Although most of the Darfurian refugees in the United States speak Arabic, there are some who only speak tribal languages such as Fur, Zaghawa, or Masalit. Few of those who have recently arrived from Darfur possess sufficient language skills to communicate about complicated issues without an interpreter. It is not easy to find an interpreter who is well-versed in the local Arabic spoken in Sudan or even in the tribal languages mentioned above.

In addition, for Darfurian women seeking to talk about intimate issues, finding the right person to interpret is at times extremely challenging. For example, based on our experience, some women, who are victims of gender-based violence, prefer to discuss their experiences through a female interpreter who they know and who is part of the Darfurian community. However, in other instances, women prefer discussing their experiences through an interpreter who is not familiar to them and who is not from Darfur or even Sudan.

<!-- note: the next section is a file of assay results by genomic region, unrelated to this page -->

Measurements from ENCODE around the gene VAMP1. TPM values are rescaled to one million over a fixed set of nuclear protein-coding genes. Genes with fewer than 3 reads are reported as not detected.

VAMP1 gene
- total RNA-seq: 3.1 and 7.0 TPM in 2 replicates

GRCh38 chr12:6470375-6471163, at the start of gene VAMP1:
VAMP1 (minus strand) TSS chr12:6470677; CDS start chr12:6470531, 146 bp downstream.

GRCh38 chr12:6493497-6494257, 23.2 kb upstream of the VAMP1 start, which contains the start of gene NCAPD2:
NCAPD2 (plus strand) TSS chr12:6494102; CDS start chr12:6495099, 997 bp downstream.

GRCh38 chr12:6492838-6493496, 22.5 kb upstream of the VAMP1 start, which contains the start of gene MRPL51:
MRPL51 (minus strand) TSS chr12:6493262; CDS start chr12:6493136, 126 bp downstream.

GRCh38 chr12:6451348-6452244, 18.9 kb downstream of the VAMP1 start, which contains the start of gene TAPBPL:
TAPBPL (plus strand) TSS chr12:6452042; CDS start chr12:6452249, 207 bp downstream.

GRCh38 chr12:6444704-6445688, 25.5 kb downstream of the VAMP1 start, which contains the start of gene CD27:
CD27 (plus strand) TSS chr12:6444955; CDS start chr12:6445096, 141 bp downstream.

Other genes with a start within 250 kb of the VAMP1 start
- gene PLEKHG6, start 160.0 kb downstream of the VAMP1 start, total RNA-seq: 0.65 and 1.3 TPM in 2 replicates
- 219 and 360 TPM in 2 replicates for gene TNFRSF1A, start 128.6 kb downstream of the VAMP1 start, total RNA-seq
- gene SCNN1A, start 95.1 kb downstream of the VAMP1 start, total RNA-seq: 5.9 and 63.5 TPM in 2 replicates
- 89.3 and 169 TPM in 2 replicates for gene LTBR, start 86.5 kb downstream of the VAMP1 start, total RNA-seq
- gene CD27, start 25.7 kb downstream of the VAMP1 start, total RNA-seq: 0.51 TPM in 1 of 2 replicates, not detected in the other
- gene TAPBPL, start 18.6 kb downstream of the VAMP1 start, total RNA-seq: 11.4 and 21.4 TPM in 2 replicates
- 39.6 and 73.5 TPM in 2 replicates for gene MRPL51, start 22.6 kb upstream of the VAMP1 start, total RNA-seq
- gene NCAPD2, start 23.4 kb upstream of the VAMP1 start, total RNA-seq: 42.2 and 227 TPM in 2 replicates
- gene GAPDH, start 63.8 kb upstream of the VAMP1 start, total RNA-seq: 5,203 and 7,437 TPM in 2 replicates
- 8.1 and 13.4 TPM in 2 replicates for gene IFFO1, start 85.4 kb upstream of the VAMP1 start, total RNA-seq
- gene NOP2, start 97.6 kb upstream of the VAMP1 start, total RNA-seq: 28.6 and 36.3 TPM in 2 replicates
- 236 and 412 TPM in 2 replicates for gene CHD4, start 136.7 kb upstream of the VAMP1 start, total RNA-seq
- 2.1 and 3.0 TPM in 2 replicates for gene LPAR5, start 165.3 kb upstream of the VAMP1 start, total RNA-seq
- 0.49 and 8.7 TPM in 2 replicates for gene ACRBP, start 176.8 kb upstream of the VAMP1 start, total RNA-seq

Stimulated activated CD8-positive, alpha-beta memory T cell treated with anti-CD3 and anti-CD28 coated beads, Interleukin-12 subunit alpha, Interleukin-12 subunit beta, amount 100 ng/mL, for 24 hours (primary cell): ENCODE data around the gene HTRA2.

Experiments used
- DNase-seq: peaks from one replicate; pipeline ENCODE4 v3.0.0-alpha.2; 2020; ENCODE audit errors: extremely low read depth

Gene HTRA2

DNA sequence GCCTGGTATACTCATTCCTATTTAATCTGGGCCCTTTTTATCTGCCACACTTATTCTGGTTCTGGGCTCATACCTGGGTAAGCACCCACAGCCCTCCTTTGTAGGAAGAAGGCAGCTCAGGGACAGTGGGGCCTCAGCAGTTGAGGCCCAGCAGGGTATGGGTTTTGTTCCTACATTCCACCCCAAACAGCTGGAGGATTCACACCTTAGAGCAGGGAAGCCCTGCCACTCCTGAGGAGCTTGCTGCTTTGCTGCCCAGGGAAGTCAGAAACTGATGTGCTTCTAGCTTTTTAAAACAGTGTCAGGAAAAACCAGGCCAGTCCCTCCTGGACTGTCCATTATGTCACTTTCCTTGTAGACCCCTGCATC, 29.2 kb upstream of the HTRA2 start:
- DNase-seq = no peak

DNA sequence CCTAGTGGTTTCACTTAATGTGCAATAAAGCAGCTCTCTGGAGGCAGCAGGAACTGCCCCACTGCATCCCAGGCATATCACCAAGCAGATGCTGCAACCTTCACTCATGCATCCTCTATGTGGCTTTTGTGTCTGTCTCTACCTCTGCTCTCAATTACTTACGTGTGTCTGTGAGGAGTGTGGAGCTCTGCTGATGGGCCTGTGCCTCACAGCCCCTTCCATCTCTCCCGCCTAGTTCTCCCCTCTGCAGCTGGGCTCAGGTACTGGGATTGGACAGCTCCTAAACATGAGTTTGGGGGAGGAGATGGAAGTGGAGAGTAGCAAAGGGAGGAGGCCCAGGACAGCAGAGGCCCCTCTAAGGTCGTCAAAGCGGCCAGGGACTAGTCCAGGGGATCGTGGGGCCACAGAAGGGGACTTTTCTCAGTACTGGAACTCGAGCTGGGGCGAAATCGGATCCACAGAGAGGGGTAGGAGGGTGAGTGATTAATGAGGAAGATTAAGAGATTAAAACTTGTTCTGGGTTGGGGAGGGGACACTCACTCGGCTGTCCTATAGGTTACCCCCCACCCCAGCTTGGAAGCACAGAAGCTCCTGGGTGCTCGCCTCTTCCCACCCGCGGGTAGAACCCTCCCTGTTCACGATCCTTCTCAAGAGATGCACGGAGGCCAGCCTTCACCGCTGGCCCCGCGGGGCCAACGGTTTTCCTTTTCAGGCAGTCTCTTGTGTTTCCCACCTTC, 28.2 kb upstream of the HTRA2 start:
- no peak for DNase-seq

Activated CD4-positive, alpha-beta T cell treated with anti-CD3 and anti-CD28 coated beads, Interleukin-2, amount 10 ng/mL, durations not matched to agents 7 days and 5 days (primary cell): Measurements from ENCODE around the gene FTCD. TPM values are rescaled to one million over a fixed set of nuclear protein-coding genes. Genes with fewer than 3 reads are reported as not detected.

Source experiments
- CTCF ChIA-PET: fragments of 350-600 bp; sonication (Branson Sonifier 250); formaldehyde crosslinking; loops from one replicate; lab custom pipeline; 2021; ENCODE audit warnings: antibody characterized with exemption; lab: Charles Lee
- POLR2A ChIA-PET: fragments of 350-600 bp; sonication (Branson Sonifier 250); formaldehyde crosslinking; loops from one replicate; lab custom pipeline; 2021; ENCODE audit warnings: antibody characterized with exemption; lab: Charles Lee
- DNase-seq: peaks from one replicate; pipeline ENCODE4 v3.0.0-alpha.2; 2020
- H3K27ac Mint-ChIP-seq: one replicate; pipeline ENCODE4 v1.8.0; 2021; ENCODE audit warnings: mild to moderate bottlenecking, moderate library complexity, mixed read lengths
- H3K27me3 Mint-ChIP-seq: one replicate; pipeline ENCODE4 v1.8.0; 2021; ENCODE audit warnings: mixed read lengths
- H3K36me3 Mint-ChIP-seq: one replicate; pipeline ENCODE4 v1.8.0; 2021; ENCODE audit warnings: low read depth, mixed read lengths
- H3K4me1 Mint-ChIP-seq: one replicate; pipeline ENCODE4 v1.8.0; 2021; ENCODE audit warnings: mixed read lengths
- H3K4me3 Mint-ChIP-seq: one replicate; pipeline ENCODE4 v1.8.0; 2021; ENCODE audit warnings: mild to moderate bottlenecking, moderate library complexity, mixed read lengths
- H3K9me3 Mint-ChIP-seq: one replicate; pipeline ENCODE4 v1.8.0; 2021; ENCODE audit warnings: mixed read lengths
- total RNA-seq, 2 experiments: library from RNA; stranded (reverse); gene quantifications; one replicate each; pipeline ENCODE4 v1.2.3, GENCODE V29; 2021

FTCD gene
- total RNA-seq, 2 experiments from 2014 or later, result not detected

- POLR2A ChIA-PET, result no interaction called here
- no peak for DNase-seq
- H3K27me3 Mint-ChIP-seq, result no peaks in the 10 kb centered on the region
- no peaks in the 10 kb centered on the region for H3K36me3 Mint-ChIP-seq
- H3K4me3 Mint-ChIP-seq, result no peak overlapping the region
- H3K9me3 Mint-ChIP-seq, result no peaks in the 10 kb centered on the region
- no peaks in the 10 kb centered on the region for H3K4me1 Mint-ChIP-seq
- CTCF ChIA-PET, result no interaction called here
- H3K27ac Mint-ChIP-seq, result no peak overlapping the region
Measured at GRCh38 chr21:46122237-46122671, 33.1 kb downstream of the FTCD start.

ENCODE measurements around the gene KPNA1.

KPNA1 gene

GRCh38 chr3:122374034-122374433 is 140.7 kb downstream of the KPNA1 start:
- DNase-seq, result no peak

Lack of good interpretation can lead to misunderstandings, misdiagnosis in the health care system, and lack of adequate representation in the administrative and justice systems. Our Network relies on the assistance of reliable translators and interpreters who work with the Marilyn S. Broad Fellow to assist these women.

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Seeking justice for victims of mass atrocities

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